The JPM team now expects the Fed to QT in July after the second rate hike, and assuming that by the end of this year they will have a monthly outflow pace of 100 billion in debt from sovereign and sovereign borrowers in the second half of 2022 and about 1 trillion US dollars in 2023.

Fanning that out to its measure of global net bond supply versus demand, it now sees that position deteriorate by about $1.3 trillion this year compared to 2021. And based on historical correlations, JPM believes that returns on global bond aggregate indices should typically rise by another 35 basis points.

Another direct impact on Fed QT liquidity is the reduction in commercial banks’ reserve balances held with the Fed, and thus their lending capacity. While this will be offset globally this year by continued asset purchases by the European Central Bank and Bank of Japan, JPM expects it to hit harder in 2023 as those central banks ramp new bond purchases closer to zero.

As a result of a slowdown in central bank bond buying flows and a slowdown in global credit demand due to pandemic spikes, they see their estimate of global monetary growth picking up from a pace of $7.5 trillion last year to $3 trillion in 2023 than halving and returning to annual growth rates not seen since 2010.

Will this have burned estimates of “excesses”? Looking at global “surplus” proxies, which measure global monetary growth relative to nominal GDP or the ratio of cash relative to household stocks and bonds holdings, JPM believes the surplus is already gone.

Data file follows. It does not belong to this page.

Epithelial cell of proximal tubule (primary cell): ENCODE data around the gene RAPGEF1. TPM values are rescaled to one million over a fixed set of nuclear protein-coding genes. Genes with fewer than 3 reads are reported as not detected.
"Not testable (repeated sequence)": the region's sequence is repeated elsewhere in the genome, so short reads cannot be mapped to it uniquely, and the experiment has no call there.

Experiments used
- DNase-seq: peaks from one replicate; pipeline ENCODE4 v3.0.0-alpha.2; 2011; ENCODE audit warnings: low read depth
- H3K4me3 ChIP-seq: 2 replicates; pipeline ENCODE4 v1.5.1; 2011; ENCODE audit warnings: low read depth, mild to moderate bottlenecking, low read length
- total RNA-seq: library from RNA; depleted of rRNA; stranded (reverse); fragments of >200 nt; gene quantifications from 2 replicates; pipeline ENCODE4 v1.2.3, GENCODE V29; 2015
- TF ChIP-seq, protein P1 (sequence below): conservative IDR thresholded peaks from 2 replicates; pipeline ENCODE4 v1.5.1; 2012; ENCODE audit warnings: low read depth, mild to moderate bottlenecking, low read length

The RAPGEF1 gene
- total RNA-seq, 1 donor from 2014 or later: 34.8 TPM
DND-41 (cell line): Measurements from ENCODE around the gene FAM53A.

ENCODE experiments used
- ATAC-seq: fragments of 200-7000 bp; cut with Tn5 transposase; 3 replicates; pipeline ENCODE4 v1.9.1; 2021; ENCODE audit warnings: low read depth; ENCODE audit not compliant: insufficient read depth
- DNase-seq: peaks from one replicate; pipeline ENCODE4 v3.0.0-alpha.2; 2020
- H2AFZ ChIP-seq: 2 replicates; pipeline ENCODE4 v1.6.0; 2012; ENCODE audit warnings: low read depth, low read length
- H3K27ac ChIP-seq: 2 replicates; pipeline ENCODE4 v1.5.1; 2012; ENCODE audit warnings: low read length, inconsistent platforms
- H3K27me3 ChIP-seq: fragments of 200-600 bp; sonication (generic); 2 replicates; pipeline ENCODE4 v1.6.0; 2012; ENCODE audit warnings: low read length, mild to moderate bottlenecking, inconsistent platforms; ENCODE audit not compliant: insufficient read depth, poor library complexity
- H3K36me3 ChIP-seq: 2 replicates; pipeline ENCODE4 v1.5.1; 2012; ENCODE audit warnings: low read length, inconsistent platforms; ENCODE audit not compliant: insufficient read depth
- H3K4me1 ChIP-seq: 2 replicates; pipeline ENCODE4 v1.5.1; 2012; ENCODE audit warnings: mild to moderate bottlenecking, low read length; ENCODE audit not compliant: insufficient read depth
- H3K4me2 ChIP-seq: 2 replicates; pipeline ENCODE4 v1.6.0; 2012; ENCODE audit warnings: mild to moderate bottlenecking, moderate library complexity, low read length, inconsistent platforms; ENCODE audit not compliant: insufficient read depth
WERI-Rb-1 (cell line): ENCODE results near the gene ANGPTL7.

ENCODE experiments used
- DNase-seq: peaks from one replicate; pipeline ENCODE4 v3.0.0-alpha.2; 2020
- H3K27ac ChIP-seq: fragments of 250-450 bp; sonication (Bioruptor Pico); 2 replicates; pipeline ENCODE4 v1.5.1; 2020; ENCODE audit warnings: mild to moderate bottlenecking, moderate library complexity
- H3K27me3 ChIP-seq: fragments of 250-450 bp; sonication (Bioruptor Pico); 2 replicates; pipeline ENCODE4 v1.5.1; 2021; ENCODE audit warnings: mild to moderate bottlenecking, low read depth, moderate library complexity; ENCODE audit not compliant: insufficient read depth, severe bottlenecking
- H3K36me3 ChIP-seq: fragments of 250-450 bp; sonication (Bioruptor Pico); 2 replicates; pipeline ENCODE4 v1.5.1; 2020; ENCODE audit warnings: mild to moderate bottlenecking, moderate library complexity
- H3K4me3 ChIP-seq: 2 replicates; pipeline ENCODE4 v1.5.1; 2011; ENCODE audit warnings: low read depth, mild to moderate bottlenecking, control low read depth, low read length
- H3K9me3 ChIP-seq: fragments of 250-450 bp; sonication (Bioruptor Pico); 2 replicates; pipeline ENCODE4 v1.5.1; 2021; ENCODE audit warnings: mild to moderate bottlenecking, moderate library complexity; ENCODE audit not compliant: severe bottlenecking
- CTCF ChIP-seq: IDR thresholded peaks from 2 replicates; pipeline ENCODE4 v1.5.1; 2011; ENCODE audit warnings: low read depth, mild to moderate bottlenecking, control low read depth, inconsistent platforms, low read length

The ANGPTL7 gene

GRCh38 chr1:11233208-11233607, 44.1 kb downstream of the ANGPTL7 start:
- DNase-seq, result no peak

Everything under control? Will this be enough to curb inflation and runaway markets?

Pascal Blanque, Amundi’s Chief Investment Officer, believes we will see a new 1970s-style inflationary regime, largely because governments simply need to take greater control of money and lending rates from their central banks — as post-COVID recovery and climate change require fiscal expansion.

“In this new regime, governments will take control of money while maintaining widespread and double-digit monetary growth for several years, as part of a broader transition from free market forces, independent central banks, and rules-based politics to command-based politics. oriented economy.”

Blanque posits that the reason the rising money supply hasn’t fueled inflation over the past decade was that a decline in the so-called velocity of money — or the rate at which a dollar is used in transactions — in the real economy was merely transferred to financial assets.

Taking the real and inflationary spheres as one, velocity may have been as stable as monetary theories assume, he wrote, and continued money pumping will eventually prove inflationary — even coincidental, for periods in both consumer and consumer markets in asset prices, like now.

US money supply and velocity
Total balance sheets of the G4 central banks

The author is the finance and markets editor at Reuters News. All views expressed here are his own.

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by Mike Dolan, Twitter: @reutersMikeD Editing by Mark Potter

Our standards: The Thomson Reuters Trust Principles.

Virginia C. Taylor